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HOME : Pre-Columbian Art : Art of Costa Rica : Galo Polychrome Standing Female Figure
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Galo Polychrome Standing Female Figure - PF.3397
Origin: Costa Rica (Guanacaste)
Circa: 500 AD to 800 AD
Dimensions: 21" (53.3cm) high
Catalogue: V18
Collection: Pre-Columbian
Medium: Terracotta


Location: United States
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Description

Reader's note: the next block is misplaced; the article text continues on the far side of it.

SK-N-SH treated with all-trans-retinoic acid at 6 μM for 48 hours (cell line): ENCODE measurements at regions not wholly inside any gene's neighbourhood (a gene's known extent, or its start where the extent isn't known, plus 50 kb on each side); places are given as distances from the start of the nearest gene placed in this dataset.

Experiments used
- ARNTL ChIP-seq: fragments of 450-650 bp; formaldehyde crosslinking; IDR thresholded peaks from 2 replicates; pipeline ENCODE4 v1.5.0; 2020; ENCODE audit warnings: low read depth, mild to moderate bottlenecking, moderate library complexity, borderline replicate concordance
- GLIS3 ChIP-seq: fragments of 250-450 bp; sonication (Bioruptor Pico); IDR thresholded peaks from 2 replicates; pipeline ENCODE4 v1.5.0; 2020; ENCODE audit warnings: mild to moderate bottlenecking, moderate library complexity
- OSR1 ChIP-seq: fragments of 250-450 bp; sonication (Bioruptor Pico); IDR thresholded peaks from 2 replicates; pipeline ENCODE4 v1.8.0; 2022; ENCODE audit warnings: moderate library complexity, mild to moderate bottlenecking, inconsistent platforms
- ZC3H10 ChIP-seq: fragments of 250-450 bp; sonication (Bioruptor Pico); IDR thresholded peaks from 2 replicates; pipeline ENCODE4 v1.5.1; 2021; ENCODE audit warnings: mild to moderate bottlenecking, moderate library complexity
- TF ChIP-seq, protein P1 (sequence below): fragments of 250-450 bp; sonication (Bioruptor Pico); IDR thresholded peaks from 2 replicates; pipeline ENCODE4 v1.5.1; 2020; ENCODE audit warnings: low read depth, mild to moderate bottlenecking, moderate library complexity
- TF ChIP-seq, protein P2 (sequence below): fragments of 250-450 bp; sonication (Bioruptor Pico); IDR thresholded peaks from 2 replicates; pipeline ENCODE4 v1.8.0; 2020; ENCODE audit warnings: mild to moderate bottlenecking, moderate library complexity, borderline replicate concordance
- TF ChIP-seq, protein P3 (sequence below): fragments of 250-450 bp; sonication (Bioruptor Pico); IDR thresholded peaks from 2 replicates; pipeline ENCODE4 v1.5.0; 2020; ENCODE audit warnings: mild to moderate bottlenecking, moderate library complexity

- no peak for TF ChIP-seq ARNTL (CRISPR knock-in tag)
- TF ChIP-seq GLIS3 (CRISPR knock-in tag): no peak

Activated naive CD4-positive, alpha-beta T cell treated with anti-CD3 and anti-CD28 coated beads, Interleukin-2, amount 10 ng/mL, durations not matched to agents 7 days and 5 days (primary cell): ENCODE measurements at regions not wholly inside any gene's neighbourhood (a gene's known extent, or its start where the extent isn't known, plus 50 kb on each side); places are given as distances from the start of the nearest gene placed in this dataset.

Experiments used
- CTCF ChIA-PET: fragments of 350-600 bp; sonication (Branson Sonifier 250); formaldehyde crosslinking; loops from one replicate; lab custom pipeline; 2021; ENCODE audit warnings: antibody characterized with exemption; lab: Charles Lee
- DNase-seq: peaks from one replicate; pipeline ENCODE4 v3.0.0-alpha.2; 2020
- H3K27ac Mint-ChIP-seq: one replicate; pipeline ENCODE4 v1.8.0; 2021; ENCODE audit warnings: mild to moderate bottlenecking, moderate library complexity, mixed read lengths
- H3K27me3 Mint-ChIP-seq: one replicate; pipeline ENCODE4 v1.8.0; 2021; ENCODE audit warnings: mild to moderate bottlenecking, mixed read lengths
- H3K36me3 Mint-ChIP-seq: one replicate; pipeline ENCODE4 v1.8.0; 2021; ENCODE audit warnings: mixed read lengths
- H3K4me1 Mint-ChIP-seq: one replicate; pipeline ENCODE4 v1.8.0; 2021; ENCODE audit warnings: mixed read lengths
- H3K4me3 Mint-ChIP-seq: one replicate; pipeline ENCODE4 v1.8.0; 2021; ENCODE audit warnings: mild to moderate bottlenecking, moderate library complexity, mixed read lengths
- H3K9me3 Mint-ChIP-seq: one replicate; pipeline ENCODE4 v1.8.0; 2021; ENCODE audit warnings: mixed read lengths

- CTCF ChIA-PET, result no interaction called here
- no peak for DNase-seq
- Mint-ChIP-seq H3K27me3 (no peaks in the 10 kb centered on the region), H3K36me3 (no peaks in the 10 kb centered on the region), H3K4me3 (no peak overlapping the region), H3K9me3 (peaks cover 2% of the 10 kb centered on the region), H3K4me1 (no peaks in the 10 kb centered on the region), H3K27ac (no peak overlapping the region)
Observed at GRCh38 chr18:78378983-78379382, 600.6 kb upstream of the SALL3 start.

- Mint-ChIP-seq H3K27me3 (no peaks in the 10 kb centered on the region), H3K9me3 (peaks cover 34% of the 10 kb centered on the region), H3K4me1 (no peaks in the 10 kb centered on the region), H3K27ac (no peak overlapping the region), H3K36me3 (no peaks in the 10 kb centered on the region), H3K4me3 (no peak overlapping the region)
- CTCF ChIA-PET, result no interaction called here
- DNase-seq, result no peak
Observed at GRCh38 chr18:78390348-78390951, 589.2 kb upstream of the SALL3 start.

This standing female figure comes from the Guanacaste-Nicoya polychrome tradition, the Galo polychrome style. Among such sculptures are the full human figures with elaborate representations of tattoos or body paint. Such brilliant polychrome tradition represents an important social dimension; when the northern trade network that brought jade, slate backed pyrite mirrors, foreign ceramics, and other luxury goods, the Nicoyan's responded by producing their own special purpose pottery. Inspired by northern models, it also incorporated local and southern elements, forming a dazzling hybrid style that was traded around Central America and Southern Meso-America in the centuries to come. This beautiful sculpture seems to be an image of a young woman right out of a daily life scene in Ancient Costa Rica. Her femininity is wonderfully accentuated by the wide eyes on her young face, and her feminine beauty shown by her decorated breasts, and large hips--the signs of fertility and birth--makes the figure seem like a young Goddess. This concept of fertility was very important in Ancient Meso-America. This marvelous figure was perhaps part of a ritual wishing for fertility, and prosperity. This figure is embellished with body paint, which is highly symbolic due to the intricate geometric patterns. The smooth surface and the graceful curves' of the sculpture soothe our eyes. Through the geometry this unknown artist has created a woman richly symbolic of her time period. We continue today to marvel at the timeless beauty of this woman. - (PF.3397)

 

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